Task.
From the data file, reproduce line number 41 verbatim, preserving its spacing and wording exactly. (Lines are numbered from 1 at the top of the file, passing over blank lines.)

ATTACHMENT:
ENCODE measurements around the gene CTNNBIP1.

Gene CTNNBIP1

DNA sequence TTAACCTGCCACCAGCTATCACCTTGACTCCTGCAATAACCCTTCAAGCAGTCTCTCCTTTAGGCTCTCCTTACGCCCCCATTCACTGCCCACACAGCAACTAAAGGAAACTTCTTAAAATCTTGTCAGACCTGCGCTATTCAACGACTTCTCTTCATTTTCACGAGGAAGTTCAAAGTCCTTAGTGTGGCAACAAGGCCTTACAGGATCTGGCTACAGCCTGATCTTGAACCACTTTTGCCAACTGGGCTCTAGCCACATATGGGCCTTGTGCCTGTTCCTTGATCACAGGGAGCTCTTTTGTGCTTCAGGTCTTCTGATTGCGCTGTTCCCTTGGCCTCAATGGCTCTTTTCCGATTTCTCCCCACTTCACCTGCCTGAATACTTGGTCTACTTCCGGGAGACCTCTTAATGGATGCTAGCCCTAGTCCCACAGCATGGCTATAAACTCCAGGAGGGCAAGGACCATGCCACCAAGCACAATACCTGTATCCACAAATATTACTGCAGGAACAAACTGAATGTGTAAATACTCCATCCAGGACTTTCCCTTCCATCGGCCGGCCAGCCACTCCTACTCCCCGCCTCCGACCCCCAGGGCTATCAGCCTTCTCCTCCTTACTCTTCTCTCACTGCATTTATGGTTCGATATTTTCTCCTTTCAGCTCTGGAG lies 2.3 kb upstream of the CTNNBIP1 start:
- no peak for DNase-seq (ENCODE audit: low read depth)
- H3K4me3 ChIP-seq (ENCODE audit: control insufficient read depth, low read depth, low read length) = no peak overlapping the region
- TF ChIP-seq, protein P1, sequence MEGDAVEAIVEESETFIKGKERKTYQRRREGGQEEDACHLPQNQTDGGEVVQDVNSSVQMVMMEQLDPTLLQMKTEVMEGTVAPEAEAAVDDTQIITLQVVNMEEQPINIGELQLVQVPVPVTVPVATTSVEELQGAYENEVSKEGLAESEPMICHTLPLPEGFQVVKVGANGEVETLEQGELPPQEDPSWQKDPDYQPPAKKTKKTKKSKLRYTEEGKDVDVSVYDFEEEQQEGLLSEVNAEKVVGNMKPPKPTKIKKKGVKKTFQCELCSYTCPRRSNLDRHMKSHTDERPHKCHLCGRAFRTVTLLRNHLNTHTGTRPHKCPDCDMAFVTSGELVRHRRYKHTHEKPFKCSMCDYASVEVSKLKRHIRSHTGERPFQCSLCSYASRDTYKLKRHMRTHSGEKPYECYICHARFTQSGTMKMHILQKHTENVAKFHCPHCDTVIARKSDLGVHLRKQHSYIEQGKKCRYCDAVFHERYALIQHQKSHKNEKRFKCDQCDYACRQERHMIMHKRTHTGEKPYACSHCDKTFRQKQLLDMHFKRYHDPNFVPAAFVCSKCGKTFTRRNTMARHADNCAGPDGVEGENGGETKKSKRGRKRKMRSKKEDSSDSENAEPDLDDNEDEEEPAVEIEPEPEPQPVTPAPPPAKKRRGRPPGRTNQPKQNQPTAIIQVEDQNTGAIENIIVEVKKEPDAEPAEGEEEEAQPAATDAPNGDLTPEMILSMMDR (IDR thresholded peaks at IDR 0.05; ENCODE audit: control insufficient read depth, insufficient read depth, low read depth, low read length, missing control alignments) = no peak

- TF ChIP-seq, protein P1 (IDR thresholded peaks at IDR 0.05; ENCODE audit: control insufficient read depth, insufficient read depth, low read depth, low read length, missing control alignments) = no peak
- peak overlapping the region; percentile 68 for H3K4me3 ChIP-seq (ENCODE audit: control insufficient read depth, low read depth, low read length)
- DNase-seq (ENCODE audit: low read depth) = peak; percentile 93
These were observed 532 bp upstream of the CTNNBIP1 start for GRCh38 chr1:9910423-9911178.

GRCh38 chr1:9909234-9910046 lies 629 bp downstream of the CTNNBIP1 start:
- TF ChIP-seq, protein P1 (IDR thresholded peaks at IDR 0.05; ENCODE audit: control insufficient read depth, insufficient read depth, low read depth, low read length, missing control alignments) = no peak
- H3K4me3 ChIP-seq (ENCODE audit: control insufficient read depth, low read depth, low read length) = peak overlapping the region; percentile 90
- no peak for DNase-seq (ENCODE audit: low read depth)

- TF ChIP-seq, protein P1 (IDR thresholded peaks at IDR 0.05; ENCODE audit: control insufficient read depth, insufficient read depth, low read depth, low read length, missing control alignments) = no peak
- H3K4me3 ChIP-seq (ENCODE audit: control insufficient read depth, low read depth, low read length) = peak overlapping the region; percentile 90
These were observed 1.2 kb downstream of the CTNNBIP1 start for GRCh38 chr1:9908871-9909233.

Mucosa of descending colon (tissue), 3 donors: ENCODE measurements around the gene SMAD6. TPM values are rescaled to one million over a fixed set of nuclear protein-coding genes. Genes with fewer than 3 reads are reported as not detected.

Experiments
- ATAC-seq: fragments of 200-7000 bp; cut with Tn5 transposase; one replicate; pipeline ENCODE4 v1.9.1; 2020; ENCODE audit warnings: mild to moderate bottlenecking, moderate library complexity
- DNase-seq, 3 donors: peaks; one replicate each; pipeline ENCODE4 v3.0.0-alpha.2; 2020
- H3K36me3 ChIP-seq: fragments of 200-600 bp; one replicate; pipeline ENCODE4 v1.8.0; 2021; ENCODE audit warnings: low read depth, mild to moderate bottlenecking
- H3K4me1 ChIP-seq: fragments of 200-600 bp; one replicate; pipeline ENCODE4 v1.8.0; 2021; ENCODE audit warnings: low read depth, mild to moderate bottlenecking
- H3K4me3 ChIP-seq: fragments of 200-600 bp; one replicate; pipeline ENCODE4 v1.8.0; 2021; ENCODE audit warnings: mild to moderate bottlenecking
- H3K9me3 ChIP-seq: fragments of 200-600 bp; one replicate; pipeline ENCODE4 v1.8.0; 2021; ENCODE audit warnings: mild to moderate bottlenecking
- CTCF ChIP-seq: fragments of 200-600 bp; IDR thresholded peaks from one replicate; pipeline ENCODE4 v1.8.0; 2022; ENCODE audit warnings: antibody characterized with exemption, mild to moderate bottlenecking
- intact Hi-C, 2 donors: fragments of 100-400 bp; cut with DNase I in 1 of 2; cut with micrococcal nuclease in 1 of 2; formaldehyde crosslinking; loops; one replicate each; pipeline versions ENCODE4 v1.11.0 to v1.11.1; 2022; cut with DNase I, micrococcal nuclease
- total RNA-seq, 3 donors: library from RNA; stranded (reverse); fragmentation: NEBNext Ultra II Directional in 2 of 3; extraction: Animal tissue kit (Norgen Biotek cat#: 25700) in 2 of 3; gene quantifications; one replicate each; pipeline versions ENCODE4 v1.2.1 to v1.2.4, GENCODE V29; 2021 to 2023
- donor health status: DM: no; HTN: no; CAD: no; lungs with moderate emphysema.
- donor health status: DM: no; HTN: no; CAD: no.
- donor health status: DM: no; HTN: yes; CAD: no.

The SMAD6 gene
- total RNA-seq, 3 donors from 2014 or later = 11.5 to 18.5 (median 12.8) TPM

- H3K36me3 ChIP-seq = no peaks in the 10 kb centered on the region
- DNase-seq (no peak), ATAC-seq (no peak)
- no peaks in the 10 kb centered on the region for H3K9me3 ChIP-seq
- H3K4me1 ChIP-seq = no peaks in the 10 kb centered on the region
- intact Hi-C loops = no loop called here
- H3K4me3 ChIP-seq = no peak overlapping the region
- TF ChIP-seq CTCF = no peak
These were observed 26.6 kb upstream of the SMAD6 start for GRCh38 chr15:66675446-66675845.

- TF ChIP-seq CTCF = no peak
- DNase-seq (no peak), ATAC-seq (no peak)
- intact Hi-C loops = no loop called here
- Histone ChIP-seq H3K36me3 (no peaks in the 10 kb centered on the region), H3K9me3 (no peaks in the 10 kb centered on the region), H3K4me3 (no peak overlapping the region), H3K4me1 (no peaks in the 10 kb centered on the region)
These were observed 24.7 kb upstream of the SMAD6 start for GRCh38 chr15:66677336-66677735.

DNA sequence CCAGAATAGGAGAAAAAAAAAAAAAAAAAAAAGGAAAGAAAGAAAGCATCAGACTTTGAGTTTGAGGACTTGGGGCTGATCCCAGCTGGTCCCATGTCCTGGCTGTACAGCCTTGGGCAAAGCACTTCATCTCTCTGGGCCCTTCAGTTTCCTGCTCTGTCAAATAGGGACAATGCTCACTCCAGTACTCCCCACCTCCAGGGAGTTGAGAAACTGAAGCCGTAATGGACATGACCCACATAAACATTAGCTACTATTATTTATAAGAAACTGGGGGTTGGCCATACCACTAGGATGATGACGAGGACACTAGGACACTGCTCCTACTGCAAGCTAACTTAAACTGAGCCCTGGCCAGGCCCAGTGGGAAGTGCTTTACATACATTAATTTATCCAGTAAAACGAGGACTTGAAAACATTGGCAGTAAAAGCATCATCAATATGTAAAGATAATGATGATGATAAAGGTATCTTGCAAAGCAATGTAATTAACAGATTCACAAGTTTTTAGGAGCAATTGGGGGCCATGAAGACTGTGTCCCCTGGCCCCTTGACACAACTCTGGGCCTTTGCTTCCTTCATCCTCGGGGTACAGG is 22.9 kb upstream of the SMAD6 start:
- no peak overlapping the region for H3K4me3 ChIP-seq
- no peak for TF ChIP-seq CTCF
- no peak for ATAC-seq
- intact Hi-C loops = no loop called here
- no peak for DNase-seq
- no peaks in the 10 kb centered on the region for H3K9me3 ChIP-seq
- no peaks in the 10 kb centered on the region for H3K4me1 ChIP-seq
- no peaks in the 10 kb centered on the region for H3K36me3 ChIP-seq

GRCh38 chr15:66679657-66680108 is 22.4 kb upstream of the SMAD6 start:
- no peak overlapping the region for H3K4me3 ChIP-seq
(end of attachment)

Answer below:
These were observed 26.6 kb upstream of the SMAD6 start for GRCh38 chr15:66675446-66675845.